Open main menu


To make Angelica Paste.

Take the youngest and most pithy angelica you can get, boil it very tender, and drain and press out all the water you possibly can; then beat it in a mortar to as fine a paste as may be, and rub it through a sieve; next day dry it over a fire, and, to every pound of this paste, take one pound of fine sugar in fine powder; when your paste is hot, put in the sugar, stirring it over a gentle fire till it is well incorporated; when so done, drop it on plates, long or round, as you think proper; dust it a little, and put it into the stove to dry.

To make Apricot Paste.

Take any quantity of apricots very ripe, peel, stone, and cut them small, put them in a deep earthen pan, then take a large and deep kettle, fill it with water, and place in it the earthen pan in which the apricots are; boil them thus, what it called balneo maria; when they have well boiled, thus, and thrown off their juice, take them off and pour them in a sieve to drain; when they are well drained, take a horse-hair sieve very open, strain them well, after which put them in a preserving-pan on the fire to dry them a little; when you see they begin to make a thick paste, take them off, having a pair of scales, and weigh a pound and a half of very fine sifted sugar, pound and a half of very fine sifted sugar, pounded in powder, to every pound of fruit; put the whole again into a preserving-pan, set it on the fire, keeping continually stirring, it with a spoon, till you see the sugar is well mixed with the apricots; take notice they must not boil, for then the sugar would melt too much; when that is done, put this paste in your tin moulds, and place them upon tin plates in the stove; when they have got a good crust on the top, turn them to make them take one also at bottom; then after your paste is very firm, take a little knife and pass it all round the moulds, to make them quit the paste, which then put on a sieve in the stove, to make it crust by the sides; when the crust is well formed, take them off and put them in boxes, or any thing you may think proper to keep them in for use.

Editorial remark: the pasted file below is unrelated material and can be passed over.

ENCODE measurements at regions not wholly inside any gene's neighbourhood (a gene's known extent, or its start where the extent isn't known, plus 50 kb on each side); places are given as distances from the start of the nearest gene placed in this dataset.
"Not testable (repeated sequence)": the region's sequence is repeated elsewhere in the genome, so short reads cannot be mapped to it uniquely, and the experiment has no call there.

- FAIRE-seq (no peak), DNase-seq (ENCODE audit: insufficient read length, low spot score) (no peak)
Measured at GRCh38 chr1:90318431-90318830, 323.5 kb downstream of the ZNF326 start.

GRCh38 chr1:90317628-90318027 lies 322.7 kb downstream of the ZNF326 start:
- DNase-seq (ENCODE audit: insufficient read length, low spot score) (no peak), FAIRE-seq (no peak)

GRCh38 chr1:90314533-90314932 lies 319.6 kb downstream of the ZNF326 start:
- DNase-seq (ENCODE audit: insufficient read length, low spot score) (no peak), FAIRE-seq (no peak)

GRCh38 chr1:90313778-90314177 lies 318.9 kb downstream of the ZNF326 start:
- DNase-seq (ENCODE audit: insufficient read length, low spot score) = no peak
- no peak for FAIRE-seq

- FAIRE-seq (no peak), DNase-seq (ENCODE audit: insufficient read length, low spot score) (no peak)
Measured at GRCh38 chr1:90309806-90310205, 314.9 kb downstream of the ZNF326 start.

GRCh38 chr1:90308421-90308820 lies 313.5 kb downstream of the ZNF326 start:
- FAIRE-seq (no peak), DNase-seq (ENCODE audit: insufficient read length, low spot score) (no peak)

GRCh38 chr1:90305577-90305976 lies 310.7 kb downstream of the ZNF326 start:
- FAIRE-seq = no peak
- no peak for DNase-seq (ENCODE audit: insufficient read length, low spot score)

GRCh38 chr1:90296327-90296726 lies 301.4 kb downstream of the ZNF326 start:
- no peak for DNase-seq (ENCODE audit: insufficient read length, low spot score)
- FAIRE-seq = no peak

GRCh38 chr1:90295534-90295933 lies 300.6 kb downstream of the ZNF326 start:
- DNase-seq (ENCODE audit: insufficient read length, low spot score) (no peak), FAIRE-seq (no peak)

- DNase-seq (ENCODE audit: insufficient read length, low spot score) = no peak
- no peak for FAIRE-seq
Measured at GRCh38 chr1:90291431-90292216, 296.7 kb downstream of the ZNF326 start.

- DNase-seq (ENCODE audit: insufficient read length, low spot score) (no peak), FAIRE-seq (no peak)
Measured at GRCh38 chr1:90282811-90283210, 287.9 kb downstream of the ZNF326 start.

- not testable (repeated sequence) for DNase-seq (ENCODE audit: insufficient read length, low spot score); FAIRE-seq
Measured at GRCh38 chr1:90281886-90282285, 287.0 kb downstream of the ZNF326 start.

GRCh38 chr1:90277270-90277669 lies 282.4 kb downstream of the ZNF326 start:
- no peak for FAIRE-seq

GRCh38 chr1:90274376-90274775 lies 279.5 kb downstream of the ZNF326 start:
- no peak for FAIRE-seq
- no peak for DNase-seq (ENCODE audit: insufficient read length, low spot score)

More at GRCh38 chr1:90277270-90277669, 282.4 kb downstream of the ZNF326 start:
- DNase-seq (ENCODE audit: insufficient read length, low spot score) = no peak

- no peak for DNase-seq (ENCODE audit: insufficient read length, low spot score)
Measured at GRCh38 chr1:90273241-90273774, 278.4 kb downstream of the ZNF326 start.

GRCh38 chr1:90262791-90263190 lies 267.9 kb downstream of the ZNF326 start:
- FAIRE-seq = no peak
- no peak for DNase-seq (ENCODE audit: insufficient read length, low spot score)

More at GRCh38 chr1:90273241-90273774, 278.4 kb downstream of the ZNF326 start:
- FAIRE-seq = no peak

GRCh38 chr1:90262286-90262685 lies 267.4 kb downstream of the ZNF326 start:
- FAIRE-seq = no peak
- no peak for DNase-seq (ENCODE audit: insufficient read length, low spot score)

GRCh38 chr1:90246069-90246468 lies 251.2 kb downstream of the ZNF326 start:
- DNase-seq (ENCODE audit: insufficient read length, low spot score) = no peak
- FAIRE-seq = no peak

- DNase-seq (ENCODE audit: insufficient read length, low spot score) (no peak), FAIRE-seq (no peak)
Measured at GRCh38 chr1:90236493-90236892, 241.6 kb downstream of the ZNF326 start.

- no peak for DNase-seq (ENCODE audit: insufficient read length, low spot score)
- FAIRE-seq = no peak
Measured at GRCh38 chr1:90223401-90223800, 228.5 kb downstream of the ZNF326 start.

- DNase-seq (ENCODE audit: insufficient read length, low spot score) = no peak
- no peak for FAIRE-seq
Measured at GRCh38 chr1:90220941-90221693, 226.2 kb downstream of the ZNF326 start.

Another Way.

Boil some apricots that are full ripe to a pulp, and rub the fine of it through a sieve; to every pound of pulp, take one pound two ounces of fine sugar, beaten to a very fine powder; heat well your paste, and by degrees put in your sugar; when all is in, give it a thorough heat over the fire, taking care not to let it boil; then take it off, and scrape it all to one side of the pan, let it cool a little, then lay it out on plates in what form you please; then dust them, and put them into the stove to dry.

To make Paste of green Apricots.

Take the down off, which is done by making a lye, with five or six handfuls of green wood ashes, sifted and boiled, till the water is quite sleek, and smooth to the fingers; put in the apricots; let them soak till the down comes off easily; stir the ashes pretty often, to keep it from settling at bottom; take the pot off the fire to clean the fruit, and throw in fresh water as they are doing; then boil them in the fresh water as they are tender enough to sift, and boil the juice till it comes to a good consistence, stirring it continually for fear it should burn; weigh an equal quantity of fruit and sugar; and mix them well together off the fire; put them in moulds directly, and dry them as before.

To make Cherry Paste.

Take two pounds of Morello cherries stone them, press out the juice, dry them in a pan, and mash them over a fire; then weigh them, and take their weigh in sugar beaten very fine, heat them over a fire till the sugar is well mixed, then dress them on plates or glasses; dust them when cold, and put them into a stove to dry.

To make Gooseberry Paste.